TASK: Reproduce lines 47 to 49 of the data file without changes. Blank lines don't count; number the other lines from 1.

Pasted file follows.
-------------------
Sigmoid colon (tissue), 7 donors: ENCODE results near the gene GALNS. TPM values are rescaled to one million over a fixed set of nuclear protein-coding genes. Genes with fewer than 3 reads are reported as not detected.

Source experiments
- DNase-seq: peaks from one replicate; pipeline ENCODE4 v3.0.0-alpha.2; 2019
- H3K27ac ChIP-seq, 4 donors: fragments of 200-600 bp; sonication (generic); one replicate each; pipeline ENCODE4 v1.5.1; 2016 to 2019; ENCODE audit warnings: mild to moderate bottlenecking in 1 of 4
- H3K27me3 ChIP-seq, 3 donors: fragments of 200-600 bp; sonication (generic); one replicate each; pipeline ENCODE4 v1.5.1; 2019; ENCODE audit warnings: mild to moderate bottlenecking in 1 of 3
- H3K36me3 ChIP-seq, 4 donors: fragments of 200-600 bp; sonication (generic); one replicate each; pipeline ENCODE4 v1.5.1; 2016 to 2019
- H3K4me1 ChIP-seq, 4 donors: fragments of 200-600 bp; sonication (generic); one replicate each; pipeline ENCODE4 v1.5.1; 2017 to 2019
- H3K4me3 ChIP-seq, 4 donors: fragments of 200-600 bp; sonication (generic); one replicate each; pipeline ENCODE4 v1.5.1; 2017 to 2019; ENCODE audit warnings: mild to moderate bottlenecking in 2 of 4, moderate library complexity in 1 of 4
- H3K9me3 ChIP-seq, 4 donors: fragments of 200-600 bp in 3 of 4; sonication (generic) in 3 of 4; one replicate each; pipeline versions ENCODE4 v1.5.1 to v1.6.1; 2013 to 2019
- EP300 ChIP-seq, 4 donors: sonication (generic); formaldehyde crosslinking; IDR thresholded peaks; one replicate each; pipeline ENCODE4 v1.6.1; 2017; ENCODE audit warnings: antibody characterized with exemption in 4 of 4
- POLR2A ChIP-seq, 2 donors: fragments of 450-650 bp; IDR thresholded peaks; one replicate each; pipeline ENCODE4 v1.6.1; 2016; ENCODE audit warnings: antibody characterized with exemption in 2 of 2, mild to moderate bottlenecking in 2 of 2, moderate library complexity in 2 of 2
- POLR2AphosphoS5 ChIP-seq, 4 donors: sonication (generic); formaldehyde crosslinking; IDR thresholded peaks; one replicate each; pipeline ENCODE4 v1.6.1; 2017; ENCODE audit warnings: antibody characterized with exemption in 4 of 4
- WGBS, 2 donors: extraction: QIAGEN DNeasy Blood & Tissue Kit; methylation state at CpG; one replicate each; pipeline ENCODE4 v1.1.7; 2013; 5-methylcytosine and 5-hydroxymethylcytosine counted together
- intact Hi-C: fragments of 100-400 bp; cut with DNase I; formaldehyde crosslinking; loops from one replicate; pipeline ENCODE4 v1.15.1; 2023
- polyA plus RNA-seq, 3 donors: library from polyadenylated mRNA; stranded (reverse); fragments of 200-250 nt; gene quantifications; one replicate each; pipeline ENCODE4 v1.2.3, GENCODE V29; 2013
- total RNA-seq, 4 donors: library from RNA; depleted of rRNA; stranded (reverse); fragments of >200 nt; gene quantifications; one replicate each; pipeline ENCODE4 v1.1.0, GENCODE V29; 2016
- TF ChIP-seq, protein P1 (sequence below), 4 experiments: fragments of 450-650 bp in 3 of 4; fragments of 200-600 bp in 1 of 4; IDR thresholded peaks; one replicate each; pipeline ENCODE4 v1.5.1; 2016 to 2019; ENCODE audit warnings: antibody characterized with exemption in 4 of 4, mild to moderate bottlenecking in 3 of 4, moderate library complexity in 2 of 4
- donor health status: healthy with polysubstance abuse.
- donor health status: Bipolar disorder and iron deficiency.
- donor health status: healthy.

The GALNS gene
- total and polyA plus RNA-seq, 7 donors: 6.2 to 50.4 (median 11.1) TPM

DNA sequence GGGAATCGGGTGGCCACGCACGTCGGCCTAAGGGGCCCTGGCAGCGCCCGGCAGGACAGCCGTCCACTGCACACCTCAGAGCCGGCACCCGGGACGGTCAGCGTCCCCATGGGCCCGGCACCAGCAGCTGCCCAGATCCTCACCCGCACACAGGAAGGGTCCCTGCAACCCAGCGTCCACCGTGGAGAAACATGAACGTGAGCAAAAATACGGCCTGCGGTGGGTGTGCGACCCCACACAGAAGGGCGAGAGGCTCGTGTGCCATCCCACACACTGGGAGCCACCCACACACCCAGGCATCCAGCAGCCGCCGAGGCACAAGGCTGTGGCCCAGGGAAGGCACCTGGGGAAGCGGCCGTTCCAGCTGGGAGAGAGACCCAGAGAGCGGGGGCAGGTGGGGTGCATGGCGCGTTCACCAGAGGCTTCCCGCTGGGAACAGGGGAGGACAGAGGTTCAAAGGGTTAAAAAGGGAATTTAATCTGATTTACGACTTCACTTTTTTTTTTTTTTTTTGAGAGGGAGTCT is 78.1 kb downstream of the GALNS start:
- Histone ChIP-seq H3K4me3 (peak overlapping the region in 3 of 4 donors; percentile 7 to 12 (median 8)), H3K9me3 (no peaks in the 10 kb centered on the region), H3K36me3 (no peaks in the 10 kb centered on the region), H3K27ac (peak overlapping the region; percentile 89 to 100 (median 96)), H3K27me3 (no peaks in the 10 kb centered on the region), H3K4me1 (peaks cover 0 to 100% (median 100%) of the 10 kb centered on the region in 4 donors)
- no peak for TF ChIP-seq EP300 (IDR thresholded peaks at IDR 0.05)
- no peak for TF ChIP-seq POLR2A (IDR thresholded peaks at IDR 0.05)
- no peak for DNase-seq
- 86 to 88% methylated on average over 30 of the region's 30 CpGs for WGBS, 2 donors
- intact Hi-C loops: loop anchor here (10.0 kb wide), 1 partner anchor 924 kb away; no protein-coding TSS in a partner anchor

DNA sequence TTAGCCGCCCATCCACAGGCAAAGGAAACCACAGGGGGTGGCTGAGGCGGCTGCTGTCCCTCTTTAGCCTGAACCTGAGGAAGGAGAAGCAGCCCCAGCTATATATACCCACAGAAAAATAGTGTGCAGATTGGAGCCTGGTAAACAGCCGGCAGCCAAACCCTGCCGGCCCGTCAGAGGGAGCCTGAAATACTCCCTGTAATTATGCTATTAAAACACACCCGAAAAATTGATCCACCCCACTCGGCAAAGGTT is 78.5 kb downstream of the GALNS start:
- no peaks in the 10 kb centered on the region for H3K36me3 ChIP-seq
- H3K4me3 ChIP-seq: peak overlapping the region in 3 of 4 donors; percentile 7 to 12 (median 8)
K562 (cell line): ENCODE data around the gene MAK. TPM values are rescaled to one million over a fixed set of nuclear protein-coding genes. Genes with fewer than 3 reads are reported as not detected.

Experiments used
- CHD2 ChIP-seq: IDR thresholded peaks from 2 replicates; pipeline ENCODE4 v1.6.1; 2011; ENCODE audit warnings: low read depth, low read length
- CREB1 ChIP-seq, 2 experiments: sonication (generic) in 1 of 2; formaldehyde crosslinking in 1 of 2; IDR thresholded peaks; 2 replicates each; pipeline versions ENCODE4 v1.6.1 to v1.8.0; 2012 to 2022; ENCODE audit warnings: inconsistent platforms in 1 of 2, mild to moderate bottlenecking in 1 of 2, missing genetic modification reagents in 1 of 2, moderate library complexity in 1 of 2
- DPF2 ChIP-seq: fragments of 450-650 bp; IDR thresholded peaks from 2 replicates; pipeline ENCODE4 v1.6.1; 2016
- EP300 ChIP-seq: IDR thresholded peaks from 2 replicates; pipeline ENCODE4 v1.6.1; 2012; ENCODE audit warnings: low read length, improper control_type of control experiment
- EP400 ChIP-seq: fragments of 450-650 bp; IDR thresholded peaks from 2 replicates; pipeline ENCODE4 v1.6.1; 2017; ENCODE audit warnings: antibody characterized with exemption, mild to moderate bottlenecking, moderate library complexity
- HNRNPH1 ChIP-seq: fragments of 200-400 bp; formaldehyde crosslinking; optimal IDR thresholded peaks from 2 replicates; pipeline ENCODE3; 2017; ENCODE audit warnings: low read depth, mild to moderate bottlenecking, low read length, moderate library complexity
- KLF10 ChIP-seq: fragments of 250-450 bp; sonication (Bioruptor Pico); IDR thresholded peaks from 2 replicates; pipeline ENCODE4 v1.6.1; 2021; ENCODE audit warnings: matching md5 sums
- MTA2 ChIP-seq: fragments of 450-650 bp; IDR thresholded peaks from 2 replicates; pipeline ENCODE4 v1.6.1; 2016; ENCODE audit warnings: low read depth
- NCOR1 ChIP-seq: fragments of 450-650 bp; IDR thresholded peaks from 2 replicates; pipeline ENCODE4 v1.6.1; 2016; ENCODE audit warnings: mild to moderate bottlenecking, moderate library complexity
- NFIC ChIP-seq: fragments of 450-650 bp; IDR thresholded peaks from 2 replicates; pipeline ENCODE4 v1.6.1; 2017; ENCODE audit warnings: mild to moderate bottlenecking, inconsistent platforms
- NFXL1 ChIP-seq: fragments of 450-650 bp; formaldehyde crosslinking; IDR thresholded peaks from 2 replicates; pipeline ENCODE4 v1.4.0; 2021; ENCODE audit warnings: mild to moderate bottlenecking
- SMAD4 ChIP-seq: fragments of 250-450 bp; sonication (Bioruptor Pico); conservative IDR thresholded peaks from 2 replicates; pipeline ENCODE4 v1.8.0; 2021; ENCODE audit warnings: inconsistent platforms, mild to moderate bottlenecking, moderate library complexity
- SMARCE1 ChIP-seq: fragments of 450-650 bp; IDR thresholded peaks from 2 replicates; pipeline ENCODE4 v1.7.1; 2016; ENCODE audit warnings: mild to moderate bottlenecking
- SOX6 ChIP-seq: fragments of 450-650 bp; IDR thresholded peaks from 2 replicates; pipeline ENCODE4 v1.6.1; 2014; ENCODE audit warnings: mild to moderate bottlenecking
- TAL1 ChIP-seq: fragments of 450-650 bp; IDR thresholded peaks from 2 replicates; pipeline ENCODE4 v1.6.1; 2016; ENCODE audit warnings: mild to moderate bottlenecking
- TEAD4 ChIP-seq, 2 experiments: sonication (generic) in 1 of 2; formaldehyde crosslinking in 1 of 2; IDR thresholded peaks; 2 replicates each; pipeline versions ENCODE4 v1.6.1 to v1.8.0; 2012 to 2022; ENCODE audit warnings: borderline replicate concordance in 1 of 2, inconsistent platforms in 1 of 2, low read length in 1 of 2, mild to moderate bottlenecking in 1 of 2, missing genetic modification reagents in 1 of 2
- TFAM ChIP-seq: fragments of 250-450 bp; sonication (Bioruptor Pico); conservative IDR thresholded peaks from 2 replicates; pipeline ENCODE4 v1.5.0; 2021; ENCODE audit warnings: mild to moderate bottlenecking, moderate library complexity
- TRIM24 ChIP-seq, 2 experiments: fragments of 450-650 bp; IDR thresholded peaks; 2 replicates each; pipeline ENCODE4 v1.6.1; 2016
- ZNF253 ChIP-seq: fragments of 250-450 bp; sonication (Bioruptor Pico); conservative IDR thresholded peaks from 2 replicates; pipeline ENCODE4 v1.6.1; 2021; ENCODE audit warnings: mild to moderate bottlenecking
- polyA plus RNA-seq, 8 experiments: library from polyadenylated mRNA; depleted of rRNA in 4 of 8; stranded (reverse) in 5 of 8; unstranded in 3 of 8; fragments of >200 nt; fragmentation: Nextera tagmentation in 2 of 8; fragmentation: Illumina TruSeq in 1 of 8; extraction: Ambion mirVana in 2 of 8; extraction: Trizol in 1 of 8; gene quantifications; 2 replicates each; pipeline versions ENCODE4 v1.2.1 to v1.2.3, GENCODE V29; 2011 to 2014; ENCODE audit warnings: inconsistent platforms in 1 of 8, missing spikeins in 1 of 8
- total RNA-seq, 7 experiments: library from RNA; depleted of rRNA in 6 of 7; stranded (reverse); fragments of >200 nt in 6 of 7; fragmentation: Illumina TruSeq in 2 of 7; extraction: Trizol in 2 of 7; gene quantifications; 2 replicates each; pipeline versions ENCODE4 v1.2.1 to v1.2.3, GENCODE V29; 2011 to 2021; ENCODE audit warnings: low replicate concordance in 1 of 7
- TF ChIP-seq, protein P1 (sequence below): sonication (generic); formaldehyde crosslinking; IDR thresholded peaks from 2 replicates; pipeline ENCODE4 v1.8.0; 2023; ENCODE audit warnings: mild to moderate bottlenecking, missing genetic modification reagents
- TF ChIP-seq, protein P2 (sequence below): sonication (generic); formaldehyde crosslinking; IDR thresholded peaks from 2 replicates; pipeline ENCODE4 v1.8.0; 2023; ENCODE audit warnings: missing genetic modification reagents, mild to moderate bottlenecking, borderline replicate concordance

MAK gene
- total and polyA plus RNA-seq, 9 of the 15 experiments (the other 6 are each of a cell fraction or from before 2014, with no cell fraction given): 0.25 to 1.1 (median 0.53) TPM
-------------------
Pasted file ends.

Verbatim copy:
- SMARCE1 ChIP-seq: fragments of 450-650 bp; IDR thresholded peaks from 2 replicates; pipeline ENCODE4 v1.7.1; 2016; ENCODE audit warnings: mild to moderate bottlenecking
- SOX6 ChIP-seq: fragments of 450-650 bp; IDR thresholded peaks from 2 replicates; pipeline ENCODE4 v1.6.1; 2014; ENCODE audit warnings: mild to moderate bottlenecking
- TAL1 ChIP-seq: fragments of 450-650 bp; IDR thresholded peaks from 2 replicates; pipeline ENCODE4 v1.6.1; 2016; ENCODE audit warnings: mild to moderate bottlenecking